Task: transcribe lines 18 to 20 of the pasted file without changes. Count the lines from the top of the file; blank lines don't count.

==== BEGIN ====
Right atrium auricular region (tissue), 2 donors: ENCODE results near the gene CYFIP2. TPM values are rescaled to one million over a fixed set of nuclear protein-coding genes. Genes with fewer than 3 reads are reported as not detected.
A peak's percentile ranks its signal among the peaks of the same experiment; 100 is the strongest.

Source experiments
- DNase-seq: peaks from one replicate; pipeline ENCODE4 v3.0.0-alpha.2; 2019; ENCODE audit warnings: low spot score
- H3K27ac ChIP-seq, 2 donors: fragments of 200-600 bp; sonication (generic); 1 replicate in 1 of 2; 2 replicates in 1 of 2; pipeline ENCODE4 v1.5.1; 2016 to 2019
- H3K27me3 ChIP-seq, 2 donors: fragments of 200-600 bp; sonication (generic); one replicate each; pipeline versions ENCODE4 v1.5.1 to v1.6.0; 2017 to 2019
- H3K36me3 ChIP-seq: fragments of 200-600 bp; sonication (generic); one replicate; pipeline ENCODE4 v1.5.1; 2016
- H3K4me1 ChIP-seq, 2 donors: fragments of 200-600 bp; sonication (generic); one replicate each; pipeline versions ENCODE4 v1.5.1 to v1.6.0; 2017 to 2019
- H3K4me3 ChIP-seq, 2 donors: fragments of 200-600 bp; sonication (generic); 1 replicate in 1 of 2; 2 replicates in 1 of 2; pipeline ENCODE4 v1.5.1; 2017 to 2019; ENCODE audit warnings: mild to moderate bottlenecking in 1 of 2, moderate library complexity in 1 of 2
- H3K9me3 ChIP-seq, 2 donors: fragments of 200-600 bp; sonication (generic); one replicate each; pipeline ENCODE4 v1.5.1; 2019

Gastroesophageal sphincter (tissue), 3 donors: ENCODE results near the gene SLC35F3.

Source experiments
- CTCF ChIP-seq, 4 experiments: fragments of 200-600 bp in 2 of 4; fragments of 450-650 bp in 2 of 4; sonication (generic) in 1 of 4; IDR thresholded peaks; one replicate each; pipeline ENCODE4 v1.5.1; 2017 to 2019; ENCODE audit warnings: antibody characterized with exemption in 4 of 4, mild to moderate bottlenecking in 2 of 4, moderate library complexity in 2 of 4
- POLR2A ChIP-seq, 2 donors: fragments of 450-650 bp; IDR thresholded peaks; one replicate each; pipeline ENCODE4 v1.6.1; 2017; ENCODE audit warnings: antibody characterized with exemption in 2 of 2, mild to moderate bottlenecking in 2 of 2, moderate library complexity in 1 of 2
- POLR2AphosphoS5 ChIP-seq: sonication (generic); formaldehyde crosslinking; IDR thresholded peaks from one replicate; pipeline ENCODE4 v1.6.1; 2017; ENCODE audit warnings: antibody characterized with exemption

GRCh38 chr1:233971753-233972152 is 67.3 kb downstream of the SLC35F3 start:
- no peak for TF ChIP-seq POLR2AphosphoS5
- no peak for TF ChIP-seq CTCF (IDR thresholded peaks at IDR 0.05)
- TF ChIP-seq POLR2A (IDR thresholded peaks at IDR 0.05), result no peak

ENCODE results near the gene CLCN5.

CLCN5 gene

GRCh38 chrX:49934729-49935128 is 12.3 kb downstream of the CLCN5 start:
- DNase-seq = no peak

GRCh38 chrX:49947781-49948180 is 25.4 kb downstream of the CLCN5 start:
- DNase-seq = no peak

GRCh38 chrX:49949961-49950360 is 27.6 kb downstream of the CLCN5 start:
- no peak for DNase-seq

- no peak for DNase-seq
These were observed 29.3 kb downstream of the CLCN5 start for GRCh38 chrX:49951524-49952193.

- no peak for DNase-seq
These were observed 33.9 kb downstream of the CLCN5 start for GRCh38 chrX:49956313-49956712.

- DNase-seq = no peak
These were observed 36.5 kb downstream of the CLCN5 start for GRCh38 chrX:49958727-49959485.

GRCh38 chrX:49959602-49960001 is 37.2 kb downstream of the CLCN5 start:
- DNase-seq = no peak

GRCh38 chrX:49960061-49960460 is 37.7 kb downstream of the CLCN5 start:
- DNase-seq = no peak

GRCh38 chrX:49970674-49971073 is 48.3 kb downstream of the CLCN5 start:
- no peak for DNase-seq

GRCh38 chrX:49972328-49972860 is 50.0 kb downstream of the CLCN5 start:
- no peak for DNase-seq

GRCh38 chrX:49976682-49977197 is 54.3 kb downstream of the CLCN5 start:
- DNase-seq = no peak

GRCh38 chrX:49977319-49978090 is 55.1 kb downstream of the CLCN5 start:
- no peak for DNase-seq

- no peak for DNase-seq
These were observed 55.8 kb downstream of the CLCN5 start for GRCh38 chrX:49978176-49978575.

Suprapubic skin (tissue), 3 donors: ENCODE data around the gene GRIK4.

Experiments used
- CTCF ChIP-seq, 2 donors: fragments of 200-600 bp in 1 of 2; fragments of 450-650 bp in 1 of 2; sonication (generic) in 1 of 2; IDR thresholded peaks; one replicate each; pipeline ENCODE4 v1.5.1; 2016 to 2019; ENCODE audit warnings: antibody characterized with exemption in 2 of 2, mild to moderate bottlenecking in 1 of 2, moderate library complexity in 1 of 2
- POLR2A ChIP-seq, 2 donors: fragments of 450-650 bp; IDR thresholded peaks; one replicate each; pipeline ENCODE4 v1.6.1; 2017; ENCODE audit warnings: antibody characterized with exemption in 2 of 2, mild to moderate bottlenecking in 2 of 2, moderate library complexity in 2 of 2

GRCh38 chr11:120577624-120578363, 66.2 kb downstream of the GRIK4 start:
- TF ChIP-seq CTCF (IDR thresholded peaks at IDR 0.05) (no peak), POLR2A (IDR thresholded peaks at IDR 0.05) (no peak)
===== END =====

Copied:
- no peak for TF ChIP-seq CTCF (IDR thresholded peaks at IDR 0.05)
- TF ChIP-seq POLR2A (IDR thresholded peaks at IDR 0.05), result no peak

ENCODE results near the gene CLCN5.